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Philippe Starck

Philippe Starck creates multi-dimensional realms of design

“Subversive, ethical, ecological, political, humorous… this is how I see my duty as a designer.”

Philippe Starck

A career rich with 10,000 creations – completed or yet to come – global fame and tireless protean inventiveness should never overshadow the essential, Philippe Starck has a mission, a vision: that creation, whatever form it takes, must improve the lives of as many people as possible. Starck vehemently believes this poetic and political, rebellious and benevolent, pragmatic, and subversive duty should be shared by everyone. He sums it up with the humor that’s set him apart from the very beginning: “No one has to be a genius, but everyone has to participate.”

Heralding the phenomena of convergence and dematerialization, Philippe Starck aims straight for the heart, highlighting the essential, extracting the structural minimum of every object, in order to offer creations and propositions closest to Man and Nature, best adapted to the future.

Just look at the mega-yacht A, a symbol of minimalist elegance, or the Zik earphones for Parrot. He dreams of solutions so vital that he was the first French man to be invited to the TED conferences (Technology, Entertainment & Design) alongside renowned participants including Bill Clinton and Richard Branson.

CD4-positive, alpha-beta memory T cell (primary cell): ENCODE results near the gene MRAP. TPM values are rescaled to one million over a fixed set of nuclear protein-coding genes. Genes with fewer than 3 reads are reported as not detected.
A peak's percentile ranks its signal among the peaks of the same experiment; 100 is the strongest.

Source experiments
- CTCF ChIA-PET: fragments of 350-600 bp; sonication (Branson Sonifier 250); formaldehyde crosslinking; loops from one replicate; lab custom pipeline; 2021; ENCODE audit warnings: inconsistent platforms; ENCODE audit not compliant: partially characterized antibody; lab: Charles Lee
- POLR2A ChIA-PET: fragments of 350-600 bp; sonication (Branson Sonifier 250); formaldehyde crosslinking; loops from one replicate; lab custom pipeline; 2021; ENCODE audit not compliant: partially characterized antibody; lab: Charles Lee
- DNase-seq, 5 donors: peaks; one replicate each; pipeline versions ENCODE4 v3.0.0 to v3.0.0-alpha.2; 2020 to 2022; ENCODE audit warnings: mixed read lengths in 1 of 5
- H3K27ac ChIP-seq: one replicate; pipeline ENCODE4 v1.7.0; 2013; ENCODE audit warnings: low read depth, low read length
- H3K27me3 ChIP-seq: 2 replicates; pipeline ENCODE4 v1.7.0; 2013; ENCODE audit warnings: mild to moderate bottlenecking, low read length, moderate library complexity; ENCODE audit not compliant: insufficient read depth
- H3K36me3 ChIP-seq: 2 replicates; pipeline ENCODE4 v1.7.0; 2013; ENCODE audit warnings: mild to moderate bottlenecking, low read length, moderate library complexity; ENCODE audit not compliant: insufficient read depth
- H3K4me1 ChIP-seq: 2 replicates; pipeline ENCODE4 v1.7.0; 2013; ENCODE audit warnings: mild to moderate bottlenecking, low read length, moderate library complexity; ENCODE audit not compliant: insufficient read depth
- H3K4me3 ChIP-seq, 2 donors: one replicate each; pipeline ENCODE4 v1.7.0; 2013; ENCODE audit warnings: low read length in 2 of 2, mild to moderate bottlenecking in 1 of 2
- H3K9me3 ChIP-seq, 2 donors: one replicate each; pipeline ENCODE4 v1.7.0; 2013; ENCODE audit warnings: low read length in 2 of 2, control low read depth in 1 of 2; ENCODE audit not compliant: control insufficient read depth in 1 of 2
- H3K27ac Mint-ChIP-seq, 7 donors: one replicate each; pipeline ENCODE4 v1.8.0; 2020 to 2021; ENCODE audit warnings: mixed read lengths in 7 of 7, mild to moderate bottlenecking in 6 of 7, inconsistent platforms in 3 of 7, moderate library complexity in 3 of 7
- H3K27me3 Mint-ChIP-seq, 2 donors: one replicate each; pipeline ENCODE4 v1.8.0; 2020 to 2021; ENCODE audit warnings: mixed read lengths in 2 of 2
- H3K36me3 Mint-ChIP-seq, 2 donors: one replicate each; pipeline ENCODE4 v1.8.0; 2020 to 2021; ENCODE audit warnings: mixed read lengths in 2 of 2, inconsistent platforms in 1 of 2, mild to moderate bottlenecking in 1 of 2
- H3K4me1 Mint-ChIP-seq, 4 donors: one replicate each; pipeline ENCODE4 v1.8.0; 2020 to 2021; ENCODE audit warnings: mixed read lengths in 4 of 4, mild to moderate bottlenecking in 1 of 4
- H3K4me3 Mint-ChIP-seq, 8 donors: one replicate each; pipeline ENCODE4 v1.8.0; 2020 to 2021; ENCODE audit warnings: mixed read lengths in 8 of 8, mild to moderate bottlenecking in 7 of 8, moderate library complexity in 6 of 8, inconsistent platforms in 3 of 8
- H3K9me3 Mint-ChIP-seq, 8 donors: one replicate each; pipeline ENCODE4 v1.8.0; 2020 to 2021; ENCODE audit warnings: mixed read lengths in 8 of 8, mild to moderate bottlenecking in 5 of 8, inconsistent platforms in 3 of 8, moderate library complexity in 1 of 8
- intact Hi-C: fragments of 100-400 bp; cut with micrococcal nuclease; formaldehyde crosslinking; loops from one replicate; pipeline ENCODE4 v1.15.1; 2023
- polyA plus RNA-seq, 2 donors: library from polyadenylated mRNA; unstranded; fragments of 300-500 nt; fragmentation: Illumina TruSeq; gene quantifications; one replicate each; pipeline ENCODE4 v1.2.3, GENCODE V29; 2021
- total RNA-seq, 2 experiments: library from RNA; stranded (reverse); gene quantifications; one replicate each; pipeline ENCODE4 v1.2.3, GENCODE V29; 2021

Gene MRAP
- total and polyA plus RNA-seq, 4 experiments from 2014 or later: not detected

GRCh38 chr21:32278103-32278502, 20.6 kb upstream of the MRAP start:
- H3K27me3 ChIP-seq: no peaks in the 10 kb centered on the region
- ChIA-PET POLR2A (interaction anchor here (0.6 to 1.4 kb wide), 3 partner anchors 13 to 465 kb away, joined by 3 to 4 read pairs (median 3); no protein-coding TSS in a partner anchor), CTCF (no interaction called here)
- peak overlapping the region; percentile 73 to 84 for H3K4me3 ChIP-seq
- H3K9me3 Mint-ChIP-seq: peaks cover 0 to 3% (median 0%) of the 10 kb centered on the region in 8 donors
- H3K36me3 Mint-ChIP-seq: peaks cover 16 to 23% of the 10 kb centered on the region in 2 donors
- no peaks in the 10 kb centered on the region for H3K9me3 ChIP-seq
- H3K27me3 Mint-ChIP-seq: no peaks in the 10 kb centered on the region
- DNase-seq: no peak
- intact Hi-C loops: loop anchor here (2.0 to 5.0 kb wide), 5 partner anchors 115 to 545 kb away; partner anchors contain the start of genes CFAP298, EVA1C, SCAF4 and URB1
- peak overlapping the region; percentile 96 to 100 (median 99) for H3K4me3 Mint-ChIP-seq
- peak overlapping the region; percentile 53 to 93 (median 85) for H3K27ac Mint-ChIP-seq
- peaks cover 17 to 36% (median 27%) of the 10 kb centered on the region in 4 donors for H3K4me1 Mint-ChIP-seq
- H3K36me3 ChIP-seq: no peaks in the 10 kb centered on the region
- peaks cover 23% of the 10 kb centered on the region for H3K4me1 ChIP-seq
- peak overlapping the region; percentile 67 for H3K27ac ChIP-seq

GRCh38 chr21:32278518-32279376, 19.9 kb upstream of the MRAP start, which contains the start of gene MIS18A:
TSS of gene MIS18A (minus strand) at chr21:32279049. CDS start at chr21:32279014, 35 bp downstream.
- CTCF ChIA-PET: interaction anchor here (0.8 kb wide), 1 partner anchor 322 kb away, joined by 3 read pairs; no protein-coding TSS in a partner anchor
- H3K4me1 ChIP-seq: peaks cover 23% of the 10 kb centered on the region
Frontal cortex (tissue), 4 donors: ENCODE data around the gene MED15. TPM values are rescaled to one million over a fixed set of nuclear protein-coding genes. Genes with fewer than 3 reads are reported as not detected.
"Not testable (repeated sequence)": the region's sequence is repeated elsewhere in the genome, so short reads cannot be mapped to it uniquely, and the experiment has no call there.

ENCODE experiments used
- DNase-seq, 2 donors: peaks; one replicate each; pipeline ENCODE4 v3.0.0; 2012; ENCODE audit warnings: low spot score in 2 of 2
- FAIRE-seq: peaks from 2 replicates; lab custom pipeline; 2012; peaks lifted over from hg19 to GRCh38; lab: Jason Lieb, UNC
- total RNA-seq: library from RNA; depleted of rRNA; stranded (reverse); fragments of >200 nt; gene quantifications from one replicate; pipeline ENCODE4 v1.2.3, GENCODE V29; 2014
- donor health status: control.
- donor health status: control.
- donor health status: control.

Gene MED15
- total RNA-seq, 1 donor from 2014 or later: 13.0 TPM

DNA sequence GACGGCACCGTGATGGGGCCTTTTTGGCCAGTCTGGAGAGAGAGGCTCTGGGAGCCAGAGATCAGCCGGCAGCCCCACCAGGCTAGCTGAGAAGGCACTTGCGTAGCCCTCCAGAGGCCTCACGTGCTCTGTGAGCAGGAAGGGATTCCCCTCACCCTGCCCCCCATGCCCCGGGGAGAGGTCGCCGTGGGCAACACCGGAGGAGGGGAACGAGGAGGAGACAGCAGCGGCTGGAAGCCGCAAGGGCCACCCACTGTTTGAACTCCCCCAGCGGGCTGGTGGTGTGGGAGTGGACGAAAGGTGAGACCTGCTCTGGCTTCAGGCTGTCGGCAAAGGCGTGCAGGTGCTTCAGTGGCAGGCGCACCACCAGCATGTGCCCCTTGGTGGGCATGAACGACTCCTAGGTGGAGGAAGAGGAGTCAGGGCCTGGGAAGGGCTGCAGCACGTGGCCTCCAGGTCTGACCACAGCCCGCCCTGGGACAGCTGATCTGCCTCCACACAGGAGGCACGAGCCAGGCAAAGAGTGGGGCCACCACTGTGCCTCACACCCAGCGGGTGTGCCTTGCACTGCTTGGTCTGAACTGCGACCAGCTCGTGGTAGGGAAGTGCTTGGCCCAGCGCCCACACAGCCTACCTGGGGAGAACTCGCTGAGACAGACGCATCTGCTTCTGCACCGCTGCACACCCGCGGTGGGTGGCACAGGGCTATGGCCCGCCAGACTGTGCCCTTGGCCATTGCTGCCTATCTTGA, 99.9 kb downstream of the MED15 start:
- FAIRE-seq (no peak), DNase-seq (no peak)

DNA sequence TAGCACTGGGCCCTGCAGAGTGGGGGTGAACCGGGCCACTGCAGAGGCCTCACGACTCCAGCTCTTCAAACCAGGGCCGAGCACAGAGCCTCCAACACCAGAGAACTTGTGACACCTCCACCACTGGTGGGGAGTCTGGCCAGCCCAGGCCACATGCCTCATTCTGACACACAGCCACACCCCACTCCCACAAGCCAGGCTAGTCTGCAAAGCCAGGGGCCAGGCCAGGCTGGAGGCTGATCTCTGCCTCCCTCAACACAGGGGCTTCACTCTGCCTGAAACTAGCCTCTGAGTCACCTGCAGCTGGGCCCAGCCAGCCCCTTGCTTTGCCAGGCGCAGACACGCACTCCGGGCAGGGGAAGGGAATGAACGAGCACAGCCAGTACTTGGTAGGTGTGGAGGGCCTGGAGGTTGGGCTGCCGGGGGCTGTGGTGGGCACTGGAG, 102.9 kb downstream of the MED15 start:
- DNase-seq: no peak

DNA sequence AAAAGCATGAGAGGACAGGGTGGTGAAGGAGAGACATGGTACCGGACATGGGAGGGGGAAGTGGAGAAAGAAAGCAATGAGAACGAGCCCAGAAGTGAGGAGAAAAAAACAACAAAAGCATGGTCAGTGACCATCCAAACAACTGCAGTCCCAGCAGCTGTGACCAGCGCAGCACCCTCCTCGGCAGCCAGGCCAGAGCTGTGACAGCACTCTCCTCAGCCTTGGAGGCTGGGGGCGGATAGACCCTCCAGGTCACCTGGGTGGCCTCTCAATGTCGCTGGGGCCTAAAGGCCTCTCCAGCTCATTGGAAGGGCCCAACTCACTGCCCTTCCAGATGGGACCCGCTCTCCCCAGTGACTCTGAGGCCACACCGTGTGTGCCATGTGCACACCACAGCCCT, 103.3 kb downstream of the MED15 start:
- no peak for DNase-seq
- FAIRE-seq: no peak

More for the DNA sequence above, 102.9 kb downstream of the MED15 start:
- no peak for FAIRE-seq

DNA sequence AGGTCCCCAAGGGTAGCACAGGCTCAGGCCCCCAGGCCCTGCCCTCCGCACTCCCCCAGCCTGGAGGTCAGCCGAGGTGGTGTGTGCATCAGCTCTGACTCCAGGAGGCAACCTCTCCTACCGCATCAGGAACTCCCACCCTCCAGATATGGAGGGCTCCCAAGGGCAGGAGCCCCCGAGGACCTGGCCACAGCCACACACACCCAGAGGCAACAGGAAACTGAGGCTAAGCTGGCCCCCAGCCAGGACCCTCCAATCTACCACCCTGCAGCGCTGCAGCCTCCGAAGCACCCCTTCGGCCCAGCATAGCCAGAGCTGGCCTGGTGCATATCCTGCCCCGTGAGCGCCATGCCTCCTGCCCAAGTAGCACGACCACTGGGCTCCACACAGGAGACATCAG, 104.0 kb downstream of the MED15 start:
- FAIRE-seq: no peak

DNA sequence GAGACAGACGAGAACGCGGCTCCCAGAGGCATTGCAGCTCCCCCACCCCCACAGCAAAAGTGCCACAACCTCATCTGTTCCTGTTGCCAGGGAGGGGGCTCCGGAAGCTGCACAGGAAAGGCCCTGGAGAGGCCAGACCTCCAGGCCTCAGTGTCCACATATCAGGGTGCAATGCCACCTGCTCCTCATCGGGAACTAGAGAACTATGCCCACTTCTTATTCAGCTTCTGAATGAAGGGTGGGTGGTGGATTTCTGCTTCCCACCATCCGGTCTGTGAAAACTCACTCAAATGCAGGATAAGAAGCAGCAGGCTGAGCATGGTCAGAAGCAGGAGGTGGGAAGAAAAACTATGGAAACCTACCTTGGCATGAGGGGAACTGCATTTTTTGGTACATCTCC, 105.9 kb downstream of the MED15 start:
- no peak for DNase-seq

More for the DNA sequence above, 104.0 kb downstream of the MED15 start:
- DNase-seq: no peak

Inventor, creator, architect, designer, artistic director, Philippe Starck is certainly all of the above, but more than anything he is an honest man true to his craft.

He was a listless student at the Ecole Nissim de Camondo in Paris. Around this time Pierre Cardin offered him the job of artistic director at his publishing house.

In 1976, after the creation of several emblematic objects including a floating lamp and a portable neon sign, this intrepid dreamer designed an audacious decor for the night club, La Main Bleue – in Montreuil. He then went on to complete the legendary Parisian nightclub Les Bains Douches and the Starck Club in Dallas.

At the same time, he founded his first industrial design company, Starck Product, which he later renamed Ubik after the famous Philip K. Dick novel. Here he initiated his collaborations with the biggest design manufacturers in Italy – Driade, Alessi, Kartell – and the world – Drimmer in Austria, Vitra in Switzerland, and Disciform in Spain, to mention but a few.

In 1983 Philippe Starck was discovered by the general public when, on the advice of Culture Minister Jack Lang, President François Mitterrand chose his project to decorate the private residence at the Elysée Palace. It symbolized an institutional recognition of design.

Design exists for Philippe Starck solely through its militant and political status, in other words through its capacity to be useful, to help, even modestly, people’s lives. His designs aim to serve more than the object; they aim to offer the best possible service while using the minimum of materials.

From the beginning, his designs were never intended for the elite, but for society as a whole. He longs for democratic design, and proffers an illuminating definition: “Improving the quality while striving to make it accessible to the greatest number of people, at affordable prices.”

This approach, aiming to provide the largest number of people with the best quality, has been deployed by Philippe Starck in all domains: from tableware to issues concerning the body and hygiene.

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